First, by looking at the net positive suction head required (NPSHr) curve of the pump. This is a calculation of how much absolute pressure is needed at the inlet to keep the system from cavitating.
Second, calculate the NPSH available (NPSHa). This value represents the absolute pressure available at the pump inlet. If the NPSHa is 3 feet more than the NPSHr, the pump will not cavitate. Be aware, NPSHr is measured under ideal conditions for repeatability and accurate benchmarking. Pumps connected to a short radius elbow on the inlet are hardly ideal. When this type of poor inlet pipe is in place, up to 50% may need to be added to the declared value of NPSHr to be on the safe side.
How do I calculate NPSHa?
NPSHa is the sum of three values:
- The vertical static suction head. If the pump is on a suction lift, it will be a negative number.
- The friction loss on the inlet pipework. This is also a negative number.
- The temperature advantage, which is calculated using an equation where temperature advantage equals atmospheric pressure minus vapor pressure. Cold water in the system lends a temperature advantage that can help avoid cavitation. Hotter system water reduces this advantage.
In summary, Equation 1 shows:
NPSHa = +/- static head/lift – friction loss + temperature advantage
So, if there is enough static head available when pumping hot water, will the pump be OK?
If static pressure in the system is high enough, yes. When the pressure falls as the water interacts with the impeller, if the pressure level is still higher than the water vapor pressure, no gas bubbles will form.
And if there is not enough static head available, are we in trouble?
If the static pressure in the system is too low, when the pressure falls as the water interacts with the impeller, the pressure level will fall below the level at which water vaporizes. In this situation, bubbles will form and cavitation will occur.
The pressure level at which water will vaporize is an important aspect of cavitation because it changes based on the temperature of the water.
How is NPSHr measured?
Pump manufacturers measure NPSHr most often by using a closed-circuit test rig with a sealed water tank with an air blanket at the top and a vacuum pump connected to the top, ready to suck out the air. They operate the pump across a range of flow rates and, at each flow rate, start the vacuum pump and observe the inlet pressure falling on a compound gauge. They also closely look at the discharge pressure gauge. When the pump-generated pressure falls by 3%, the pump is cavitating according to the pump industry’s common standard and the inlet pressure—the NPSHr—is recorded.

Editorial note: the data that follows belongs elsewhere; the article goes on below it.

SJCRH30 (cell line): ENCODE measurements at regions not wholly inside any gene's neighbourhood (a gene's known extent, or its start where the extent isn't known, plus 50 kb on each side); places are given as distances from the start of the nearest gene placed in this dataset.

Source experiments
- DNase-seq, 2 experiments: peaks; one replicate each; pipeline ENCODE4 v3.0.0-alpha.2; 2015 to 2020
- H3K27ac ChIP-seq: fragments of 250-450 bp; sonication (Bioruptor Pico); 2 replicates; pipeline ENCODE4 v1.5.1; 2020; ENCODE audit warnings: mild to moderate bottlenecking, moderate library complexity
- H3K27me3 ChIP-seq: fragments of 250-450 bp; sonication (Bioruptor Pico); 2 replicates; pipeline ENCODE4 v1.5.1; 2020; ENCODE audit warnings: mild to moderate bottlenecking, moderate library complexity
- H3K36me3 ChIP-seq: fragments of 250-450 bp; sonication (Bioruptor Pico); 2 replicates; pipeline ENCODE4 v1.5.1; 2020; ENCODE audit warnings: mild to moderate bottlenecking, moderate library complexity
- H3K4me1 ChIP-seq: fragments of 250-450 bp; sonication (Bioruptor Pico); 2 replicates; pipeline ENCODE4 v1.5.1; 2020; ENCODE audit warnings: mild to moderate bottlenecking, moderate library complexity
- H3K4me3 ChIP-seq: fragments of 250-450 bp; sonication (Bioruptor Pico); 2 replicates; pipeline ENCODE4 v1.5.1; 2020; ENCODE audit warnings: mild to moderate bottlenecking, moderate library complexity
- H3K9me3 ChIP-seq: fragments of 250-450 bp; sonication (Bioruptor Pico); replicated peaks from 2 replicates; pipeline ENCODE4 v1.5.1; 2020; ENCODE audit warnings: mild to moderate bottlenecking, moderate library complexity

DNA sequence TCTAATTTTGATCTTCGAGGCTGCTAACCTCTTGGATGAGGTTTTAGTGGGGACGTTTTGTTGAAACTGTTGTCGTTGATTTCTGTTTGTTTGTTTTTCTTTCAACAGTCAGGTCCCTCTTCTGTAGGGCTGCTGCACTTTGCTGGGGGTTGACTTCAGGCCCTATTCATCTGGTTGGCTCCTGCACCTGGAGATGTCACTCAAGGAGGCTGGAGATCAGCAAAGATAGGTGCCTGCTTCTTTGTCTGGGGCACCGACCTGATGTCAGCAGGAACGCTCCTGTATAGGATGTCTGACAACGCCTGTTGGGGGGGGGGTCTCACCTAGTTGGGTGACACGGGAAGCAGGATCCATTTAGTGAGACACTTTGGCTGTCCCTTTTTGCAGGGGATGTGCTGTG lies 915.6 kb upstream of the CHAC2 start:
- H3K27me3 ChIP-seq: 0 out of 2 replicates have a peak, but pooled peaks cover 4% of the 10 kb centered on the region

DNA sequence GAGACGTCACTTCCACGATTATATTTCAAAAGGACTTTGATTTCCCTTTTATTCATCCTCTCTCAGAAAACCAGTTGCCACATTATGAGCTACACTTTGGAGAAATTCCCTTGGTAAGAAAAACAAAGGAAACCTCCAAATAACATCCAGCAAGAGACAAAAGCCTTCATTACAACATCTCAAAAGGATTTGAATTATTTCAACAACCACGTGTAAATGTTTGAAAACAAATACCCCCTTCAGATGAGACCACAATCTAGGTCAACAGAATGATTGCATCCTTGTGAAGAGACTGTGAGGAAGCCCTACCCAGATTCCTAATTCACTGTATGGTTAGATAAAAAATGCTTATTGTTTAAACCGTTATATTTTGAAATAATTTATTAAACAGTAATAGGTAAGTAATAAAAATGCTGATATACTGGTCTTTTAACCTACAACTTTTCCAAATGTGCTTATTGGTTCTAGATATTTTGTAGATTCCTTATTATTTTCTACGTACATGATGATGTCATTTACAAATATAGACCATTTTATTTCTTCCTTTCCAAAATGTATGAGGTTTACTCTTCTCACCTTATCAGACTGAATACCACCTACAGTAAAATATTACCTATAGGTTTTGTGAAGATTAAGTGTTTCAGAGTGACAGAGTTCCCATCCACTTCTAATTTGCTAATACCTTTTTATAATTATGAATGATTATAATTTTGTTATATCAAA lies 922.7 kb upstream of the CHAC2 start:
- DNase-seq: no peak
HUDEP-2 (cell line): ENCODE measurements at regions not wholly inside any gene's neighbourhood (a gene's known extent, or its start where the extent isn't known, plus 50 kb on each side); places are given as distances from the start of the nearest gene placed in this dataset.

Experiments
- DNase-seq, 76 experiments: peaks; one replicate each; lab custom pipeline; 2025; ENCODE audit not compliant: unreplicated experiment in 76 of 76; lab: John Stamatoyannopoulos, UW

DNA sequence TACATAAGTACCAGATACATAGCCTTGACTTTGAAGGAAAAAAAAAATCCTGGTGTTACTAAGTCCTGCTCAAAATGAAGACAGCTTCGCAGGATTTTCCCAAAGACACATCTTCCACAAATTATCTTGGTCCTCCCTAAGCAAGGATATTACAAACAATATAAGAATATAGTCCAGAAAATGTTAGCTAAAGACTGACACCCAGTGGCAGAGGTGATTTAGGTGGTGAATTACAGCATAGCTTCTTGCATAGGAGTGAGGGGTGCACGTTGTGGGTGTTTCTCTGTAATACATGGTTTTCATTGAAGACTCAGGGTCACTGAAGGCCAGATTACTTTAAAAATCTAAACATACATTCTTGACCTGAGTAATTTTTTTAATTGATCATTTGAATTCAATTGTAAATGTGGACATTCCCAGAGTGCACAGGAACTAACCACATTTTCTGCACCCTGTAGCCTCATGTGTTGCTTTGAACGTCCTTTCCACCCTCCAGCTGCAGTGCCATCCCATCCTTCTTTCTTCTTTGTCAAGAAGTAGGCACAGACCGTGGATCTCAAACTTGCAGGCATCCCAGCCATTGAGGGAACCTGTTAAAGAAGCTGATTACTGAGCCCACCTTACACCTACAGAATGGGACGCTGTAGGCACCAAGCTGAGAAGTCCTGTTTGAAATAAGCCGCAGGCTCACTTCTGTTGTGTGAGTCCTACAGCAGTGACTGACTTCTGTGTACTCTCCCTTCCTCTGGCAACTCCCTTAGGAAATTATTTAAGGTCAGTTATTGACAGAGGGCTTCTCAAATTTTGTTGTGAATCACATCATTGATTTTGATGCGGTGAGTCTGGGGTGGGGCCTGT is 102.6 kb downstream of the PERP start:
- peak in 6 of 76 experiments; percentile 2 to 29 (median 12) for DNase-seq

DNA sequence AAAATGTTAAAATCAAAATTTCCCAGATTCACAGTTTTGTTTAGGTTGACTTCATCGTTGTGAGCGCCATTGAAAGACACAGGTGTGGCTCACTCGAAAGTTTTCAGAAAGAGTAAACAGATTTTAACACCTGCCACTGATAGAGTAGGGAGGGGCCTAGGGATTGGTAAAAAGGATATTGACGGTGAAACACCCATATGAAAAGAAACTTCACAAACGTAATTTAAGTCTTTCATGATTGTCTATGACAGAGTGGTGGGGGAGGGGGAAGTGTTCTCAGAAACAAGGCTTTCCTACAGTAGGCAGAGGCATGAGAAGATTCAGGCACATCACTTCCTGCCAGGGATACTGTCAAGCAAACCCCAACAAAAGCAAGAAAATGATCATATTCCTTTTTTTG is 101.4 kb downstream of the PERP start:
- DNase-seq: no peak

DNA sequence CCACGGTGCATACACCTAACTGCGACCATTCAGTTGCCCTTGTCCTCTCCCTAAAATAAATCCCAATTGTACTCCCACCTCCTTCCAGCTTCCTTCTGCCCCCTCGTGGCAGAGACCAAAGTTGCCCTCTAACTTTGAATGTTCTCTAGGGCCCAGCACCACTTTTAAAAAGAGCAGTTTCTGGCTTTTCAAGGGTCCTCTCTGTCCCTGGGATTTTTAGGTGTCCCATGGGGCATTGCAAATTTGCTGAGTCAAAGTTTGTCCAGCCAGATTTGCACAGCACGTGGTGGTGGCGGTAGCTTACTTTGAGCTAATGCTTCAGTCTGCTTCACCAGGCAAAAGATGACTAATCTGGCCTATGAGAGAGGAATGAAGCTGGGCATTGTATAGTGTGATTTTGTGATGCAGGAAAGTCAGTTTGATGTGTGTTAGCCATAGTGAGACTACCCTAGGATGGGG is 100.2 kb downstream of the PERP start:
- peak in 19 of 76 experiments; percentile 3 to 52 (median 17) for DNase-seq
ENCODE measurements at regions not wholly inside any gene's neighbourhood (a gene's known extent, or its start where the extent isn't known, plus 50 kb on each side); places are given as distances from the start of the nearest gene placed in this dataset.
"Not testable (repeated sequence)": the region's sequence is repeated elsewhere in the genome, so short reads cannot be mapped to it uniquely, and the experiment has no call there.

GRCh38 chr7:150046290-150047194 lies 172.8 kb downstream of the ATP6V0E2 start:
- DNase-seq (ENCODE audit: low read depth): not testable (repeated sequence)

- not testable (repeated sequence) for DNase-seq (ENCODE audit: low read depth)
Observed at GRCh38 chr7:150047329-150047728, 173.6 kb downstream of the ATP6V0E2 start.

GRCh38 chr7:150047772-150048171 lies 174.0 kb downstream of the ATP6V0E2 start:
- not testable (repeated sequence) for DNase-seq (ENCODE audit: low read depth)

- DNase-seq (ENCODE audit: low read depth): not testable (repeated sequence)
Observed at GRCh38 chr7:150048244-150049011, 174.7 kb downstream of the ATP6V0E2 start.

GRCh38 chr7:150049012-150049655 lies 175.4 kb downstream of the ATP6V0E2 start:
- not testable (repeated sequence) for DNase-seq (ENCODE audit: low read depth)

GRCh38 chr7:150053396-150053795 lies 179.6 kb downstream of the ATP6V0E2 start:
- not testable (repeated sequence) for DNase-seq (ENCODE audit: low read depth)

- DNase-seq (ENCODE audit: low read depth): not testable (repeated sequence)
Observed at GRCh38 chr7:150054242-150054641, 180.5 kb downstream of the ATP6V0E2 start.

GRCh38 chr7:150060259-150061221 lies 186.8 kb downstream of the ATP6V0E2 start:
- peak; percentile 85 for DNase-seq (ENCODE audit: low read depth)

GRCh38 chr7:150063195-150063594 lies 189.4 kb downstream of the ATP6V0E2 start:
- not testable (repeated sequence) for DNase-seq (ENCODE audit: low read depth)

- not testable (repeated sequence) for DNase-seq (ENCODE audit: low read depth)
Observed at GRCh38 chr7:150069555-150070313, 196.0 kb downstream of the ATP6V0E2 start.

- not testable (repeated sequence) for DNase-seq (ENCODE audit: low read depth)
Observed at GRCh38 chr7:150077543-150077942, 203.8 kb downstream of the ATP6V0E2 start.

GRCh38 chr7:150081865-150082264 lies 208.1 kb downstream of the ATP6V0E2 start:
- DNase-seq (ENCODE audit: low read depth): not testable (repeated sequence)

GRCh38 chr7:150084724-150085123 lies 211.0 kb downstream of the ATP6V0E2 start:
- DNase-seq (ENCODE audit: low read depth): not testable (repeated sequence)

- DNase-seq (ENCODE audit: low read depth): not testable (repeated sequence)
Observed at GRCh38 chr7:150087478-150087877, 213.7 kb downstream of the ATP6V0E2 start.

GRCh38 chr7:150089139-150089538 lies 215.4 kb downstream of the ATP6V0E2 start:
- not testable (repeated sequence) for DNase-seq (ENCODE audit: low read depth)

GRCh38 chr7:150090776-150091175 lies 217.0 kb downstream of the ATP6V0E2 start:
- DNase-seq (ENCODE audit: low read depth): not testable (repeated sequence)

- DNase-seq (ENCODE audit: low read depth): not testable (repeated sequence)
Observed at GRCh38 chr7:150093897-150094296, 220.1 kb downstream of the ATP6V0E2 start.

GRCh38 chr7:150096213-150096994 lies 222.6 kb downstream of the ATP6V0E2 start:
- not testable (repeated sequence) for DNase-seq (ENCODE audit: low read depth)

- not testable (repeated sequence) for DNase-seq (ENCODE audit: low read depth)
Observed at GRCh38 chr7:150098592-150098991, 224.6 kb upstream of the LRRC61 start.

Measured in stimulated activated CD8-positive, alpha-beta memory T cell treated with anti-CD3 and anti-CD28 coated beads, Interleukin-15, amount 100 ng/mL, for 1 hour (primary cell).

As touched on earlier, to ensure repeatable results, the inlet pipe has to be 15 straight pipe diameters in length. However, this a rare sight in most pump installations. Hence, the safety margin. As a side note, the drop in pressure is the start of the process called “pumping on the break” where a cavitating pump will cease to generate any head. Pressure falls all the way to zero. The 3% is at the beginning of it cavitating.
What is ‘false’ cavitation?
This is a situation in which a pump sounds as if it is cavitating, but is not. Instead, the pump is having to deal with entrained air bubbles, which present no damage to the pump impeller.
Entrained air is a nuisance, but it is not actually cavitation. It happens most often on cooling tower applications when there is a vortex in the tower pond near the exit pipe, where the water leaves. The vortex can allow air to be sucked into the condenser cooling tower pump.
Is there hope for preventing the damage caused by cavitation?
Yes. In recent years, technology for tracking pump performance has evolved to the point that cavitation can be identified early, or even predicted so that issues can be addressed before substantial damage is caused.